A Wisconsin judge on Friday found Kyle Rittenhouse innocent in the shooting deaths of two men during a protest rally in Kenosha last year, closing a case on gun rights and racism.
Rittenhouse, 18, of nearby Antioch, Illinois, was acquitted of all five charges related to his actions on August 25 last year, amid protests over the shooting death of a black man, Jacob Blake, a white Kenosa police officer.
Rittenhouse has been charged with culpable homicide in the assassination of Joseph Rosenbaum, 36, and culpable homicide in the death of Anthony Huber, 26.
He also faces a charge of attempted murder by seriously injuring Gaige Grosskreutz, 27, a Milwaukee paramedic who was there that night volunteering for medical treatment, and two counts of endangering safety.
Rittenhouse, dressed in a black suit and burgundy shirt, was filled with grief during the reading of the fifth sentence of innocence in court.
Twice he hugged the defendant's lawyer Corey Chirafisi, who had to tell his client to relax and breathe.
Defendant's attorney Mark Richards clapped his hands on the table happily during the sentencing hearing, while prosecutors looked down as the judge's findings were announced.
The families of those shot dead are holding hands in court as decisions are read out.
After three and a half days of discussions, some on the panel appeared tired from the judges' box. As these decisions were being read, some were putting their hands on their hips, rubbing their eyes and looking uncomfortable, changing their seats or folding their arms across their chests.
A judge of seven women and five men has been interviewing for about 25 hours since Tuesday morning, and Richards said he feared longer negotiations would mean a postponement of decisions that would put his client in jail for at least some time.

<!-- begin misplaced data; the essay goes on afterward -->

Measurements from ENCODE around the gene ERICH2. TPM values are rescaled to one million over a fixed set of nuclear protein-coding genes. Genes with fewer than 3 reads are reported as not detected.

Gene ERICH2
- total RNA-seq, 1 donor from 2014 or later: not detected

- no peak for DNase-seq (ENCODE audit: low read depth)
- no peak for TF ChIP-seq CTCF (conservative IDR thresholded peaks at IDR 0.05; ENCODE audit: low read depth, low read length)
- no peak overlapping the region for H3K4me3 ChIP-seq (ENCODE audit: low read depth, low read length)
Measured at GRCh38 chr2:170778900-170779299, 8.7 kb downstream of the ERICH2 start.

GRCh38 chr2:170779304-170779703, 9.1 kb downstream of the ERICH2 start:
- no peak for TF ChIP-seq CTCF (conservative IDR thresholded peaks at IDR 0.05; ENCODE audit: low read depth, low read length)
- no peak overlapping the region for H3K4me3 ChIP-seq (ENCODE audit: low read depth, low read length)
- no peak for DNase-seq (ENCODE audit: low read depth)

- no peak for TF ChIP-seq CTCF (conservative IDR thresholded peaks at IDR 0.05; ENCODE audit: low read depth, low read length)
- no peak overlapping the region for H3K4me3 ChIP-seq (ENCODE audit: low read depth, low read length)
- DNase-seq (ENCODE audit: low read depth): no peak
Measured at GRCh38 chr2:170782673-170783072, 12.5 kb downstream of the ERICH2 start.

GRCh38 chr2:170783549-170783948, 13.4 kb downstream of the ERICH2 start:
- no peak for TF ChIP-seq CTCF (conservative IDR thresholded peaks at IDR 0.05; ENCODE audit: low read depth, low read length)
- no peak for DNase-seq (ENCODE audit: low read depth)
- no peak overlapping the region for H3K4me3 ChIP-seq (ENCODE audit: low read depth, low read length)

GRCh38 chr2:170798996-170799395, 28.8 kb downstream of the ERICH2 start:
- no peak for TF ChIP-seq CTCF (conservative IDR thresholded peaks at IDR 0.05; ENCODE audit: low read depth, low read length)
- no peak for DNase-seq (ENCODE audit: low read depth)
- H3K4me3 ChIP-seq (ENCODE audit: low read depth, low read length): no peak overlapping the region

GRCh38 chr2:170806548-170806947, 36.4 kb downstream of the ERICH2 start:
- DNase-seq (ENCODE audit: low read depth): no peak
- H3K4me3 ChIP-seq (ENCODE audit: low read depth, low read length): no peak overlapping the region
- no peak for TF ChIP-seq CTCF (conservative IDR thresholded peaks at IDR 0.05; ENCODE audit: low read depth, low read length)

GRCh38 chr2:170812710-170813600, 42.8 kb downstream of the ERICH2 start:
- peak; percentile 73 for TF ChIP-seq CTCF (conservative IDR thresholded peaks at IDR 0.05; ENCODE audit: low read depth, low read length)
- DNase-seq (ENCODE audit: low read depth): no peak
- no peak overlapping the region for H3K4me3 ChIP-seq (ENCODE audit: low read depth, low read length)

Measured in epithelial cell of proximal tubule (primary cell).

"As time went on, we were afraid that there was a horse trade in the courtroom and that was what really bothered us," said Richards.
Kenosha County Judge Bruce Schroeder thanked the judges for their work.
"I would not ask for a better judge to work with," Schroeder said. "It has really been my pleasure ... about your attention and the cooperation you have given us."
The judge told the judges that the system was working.
"It proves the confidence the founders of our country have put in you," Schroeder said.
The Kenosha Regional Attorney General's Office has asked members of the public to "continue to express their views and feelings on this decision in a peaceful and orderly manner."
"While we are disappointed with the decision, we must respect it," the office said in a statement. "We are very grateful to the members of the judiciary for their diligent and thoughtful discussion. The Kenosha community has been very patient over the past 15 months, but we are still strong and resilient."
Wisconsin government spokesman Tony Evers has called for calm ahead of the decision but has sent 500 National Guard awaiting post-election protests.
"No decision will be made to restore the life of Anthony Huber and Joseph Rosenbaum or to heal the injury of Gaige Grosskreutz as no decision can heal the wounds or trauma suffered by Jacob Blake and his family," Evers said in a statement after the decision.
“I have seen the pain and frustration of many so we must remain steadfast in our commitment to ending violence in our communities.